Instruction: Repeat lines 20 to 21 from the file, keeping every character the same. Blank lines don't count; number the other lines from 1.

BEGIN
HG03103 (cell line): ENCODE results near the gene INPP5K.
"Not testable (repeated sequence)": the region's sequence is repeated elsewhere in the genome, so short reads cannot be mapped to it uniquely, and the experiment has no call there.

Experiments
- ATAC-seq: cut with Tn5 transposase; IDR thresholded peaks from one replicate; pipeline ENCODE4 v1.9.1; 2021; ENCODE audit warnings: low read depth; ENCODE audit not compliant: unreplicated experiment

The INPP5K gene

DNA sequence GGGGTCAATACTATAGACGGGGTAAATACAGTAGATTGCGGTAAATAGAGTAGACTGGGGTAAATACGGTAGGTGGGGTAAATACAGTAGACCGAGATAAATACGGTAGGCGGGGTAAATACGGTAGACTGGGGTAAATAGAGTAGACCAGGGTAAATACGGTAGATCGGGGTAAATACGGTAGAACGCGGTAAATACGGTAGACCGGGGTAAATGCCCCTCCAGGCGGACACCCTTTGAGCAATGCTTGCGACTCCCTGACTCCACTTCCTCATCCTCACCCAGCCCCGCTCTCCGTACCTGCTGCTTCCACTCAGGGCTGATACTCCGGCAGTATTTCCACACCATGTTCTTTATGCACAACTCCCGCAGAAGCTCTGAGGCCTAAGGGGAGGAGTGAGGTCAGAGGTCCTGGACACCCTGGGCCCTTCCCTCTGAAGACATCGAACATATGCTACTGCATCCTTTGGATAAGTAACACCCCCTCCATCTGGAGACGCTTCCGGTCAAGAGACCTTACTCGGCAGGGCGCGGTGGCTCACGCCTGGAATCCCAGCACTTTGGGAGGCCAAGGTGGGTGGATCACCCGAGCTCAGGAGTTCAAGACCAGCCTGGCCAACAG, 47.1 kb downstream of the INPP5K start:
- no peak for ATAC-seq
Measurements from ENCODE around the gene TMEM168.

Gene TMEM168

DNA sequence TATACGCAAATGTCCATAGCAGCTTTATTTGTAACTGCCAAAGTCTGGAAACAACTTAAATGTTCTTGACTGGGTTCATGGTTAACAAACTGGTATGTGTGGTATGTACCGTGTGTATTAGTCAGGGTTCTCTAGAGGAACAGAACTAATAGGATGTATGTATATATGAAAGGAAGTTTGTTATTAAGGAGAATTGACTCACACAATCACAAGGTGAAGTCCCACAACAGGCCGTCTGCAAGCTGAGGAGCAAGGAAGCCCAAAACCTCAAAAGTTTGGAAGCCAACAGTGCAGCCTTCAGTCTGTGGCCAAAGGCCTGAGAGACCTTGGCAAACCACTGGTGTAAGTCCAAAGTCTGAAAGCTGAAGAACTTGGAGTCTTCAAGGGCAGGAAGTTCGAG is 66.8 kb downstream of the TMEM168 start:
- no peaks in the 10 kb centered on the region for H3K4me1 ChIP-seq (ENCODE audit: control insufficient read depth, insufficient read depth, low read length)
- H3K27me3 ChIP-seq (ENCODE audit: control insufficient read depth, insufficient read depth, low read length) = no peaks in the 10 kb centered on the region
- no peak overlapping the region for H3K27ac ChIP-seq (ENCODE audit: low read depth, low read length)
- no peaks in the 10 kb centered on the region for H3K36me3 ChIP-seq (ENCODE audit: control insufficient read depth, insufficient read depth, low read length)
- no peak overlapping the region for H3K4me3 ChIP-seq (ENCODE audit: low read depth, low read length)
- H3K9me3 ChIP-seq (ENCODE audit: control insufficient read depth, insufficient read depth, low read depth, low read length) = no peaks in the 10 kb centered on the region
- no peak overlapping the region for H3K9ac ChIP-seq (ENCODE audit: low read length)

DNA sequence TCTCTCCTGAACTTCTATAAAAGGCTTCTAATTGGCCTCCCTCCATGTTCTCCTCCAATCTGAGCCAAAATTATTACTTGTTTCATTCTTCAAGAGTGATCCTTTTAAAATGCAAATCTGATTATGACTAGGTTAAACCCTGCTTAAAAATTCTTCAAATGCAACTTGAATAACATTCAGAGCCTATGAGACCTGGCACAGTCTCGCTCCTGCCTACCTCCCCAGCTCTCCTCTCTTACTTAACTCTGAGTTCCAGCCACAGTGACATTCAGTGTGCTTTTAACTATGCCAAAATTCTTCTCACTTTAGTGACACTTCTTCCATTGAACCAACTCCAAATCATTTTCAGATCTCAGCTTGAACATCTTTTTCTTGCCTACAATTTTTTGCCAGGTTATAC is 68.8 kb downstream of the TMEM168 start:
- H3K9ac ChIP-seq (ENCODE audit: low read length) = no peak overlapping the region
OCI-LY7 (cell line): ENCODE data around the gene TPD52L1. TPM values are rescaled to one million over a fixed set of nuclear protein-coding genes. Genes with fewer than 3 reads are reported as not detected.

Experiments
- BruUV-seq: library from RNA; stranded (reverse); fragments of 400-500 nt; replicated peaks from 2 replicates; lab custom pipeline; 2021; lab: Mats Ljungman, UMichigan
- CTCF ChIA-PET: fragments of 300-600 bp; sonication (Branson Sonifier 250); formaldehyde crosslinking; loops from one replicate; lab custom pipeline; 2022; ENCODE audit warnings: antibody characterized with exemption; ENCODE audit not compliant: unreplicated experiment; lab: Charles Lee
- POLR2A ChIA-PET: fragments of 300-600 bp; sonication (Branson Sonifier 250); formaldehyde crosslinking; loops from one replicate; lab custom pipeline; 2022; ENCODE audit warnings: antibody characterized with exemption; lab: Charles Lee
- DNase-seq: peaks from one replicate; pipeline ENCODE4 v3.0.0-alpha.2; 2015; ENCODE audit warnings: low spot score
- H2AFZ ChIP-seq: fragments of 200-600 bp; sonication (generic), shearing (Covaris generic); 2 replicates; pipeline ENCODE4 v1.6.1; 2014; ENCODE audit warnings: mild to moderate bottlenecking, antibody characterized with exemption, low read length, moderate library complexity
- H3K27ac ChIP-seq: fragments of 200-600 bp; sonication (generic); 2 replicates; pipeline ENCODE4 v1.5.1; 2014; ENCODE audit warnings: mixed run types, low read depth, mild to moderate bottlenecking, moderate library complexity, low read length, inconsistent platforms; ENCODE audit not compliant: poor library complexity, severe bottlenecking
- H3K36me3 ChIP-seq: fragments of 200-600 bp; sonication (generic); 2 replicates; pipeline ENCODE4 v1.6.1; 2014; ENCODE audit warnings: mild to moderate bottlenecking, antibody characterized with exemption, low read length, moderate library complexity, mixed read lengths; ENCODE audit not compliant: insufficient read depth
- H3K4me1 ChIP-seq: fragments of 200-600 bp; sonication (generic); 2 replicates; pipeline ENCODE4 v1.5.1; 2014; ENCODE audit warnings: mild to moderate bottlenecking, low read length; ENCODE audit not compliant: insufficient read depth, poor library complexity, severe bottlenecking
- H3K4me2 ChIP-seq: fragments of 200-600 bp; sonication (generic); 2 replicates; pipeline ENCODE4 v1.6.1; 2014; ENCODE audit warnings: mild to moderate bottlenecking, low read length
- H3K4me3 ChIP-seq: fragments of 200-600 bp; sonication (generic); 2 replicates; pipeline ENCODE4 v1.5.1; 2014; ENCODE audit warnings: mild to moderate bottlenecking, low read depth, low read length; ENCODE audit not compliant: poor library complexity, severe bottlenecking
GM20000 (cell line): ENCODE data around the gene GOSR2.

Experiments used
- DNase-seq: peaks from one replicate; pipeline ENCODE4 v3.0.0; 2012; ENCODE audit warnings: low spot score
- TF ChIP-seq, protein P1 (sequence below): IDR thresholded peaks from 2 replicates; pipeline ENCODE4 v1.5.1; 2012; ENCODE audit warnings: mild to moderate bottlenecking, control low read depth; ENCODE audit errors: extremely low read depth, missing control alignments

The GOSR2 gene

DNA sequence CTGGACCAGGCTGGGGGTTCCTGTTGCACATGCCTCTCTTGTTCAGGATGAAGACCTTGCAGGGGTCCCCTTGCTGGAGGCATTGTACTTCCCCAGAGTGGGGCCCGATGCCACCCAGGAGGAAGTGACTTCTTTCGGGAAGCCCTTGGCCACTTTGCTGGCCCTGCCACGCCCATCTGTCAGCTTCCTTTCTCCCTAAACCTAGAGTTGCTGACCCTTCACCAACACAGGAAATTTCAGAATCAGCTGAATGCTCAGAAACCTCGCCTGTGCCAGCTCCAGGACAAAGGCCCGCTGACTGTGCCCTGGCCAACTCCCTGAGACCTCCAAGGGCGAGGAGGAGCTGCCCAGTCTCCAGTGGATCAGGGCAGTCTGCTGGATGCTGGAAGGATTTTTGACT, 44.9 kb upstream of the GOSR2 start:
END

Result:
OCI-LY7 (cell line): ENCODE data around the gene TPD52L1. TPM values are rescaled to one million over a fixed set of nuclear protein-coding genes. Genes with fewer than 3 reads are reported as not detected.

Experiments